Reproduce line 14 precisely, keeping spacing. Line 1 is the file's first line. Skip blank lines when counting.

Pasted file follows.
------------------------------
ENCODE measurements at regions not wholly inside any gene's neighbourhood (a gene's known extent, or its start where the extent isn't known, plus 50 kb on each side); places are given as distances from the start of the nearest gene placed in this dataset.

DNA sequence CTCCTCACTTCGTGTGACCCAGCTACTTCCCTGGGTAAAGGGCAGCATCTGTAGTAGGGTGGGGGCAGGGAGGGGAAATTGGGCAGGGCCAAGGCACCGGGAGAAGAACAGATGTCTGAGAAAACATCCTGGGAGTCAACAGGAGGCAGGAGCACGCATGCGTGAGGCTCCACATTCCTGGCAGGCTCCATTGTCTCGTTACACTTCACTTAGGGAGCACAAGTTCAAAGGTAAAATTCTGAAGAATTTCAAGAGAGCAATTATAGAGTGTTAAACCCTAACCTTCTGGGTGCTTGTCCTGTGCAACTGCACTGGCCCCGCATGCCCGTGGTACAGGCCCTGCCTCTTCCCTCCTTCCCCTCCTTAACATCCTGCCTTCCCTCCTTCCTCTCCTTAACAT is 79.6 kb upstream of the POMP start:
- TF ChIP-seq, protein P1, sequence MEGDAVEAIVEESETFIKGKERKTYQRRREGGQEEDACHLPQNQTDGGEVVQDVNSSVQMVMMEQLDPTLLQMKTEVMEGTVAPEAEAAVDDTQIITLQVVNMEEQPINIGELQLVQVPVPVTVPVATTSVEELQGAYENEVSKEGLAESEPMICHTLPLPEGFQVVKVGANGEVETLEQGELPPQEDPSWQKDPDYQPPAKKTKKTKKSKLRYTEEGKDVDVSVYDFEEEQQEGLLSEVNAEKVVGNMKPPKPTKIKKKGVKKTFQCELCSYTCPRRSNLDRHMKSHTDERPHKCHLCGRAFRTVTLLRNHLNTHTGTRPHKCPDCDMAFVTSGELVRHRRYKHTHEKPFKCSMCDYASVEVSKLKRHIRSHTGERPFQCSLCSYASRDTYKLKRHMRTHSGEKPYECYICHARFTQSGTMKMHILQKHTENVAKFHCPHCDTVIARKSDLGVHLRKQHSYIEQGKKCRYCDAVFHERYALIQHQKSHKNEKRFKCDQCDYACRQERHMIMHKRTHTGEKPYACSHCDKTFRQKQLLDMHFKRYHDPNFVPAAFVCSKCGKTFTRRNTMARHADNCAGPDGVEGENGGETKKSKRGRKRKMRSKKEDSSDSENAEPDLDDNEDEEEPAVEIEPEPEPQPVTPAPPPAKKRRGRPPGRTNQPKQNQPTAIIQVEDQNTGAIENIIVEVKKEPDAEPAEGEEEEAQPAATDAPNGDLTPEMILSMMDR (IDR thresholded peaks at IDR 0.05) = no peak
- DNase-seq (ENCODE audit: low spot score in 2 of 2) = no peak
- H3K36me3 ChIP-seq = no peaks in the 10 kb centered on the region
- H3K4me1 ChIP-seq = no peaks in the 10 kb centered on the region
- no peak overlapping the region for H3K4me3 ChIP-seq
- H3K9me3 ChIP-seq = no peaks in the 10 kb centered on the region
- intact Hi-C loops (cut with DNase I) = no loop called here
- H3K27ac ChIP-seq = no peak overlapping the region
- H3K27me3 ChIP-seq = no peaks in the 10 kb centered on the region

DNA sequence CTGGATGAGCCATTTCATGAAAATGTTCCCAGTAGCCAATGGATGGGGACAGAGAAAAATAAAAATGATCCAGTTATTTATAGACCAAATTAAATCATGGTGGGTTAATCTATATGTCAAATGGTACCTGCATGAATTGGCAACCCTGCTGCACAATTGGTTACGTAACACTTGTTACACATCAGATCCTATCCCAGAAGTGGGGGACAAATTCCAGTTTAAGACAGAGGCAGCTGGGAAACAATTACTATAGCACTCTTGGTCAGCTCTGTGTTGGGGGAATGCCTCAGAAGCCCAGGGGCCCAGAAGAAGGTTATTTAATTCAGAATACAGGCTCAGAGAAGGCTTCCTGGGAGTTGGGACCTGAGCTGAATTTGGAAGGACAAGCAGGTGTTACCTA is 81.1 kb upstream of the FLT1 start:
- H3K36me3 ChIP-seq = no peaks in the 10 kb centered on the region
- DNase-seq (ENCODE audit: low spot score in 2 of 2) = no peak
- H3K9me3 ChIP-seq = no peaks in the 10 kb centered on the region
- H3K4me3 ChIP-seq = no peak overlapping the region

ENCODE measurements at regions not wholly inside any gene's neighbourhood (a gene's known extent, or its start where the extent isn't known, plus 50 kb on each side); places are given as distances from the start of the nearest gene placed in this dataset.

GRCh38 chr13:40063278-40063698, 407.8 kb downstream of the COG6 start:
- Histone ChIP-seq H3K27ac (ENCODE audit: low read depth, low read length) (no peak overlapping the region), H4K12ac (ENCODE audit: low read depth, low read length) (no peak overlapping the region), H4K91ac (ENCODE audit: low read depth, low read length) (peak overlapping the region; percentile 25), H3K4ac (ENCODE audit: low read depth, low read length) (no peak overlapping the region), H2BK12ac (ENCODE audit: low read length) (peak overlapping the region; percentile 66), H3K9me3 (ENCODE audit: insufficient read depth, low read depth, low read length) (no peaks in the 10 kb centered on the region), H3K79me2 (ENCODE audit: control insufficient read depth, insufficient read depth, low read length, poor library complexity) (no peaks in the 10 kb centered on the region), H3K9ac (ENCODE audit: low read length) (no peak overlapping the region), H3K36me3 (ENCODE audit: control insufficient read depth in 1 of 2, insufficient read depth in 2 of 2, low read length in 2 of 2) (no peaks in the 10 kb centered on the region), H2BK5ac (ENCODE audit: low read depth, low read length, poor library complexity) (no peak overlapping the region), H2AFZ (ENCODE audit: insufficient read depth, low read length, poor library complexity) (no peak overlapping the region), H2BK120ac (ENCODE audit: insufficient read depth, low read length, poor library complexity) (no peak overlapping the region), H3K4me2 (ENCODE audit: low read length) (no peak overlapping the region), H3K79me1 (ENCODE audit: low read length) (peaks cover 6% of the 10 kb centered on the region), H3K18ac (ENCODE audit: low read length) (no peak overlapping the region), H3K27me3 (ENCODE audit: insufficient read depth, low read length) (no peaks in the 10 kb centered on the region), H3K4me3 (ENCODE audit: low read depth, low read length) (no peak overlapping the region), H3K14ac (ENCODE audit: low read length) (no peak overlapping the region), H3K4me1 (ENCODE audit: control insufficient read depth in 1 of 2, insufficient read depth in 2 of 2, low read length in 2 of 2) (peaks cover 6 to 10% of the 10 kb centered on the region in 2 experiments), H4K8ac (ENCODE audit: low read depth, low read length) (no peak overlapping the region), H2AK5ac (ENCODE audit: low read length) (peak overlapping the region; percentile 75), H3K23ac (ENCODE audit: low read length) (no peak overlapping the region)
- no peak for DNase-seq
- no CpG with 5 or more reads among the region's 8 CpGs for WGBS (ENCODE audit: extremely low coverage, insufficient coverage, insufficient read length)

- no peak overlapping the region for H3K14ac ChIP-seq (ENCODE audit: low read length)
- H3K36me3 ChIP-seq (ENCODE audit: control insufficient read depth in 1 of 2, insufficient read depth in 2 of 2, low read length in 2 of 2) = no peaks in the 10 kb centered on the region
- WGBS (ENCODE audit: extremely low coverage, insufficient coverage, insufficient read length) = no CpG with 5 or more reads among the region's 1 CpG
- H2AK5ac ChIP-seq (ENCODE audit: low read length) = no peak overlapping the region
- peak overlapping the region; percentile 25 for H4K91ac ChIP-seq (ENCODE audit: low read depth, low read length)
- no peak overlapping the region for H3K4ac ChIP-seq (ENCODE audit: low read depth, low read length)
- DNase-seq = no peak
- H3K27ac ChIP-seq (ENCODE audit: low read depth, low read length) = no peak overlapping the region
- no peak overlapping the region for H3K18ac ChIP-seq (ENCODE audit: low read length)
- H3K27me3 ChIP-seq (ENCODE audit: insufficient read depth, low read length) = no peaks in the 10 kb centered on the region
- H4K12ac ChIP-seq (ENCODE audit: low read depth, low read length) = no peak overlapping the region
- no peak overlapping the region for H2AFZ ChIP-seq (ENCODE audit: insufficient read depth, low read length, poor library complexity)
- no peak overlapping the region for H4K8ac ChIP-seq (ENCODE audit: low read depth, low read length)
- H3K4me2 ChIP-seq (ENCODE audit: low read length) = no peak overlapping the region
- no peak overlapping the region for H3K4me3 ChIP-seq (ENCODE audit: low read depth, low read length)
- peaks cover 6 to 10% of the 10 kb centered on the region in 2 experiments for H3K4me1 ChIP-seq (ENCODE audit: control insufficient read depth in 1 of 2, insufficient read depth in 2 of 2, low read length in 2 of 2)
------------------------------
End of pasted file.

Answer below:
- DNase-seq (ENCODE audit: low spot score in 2 of 2) = no peak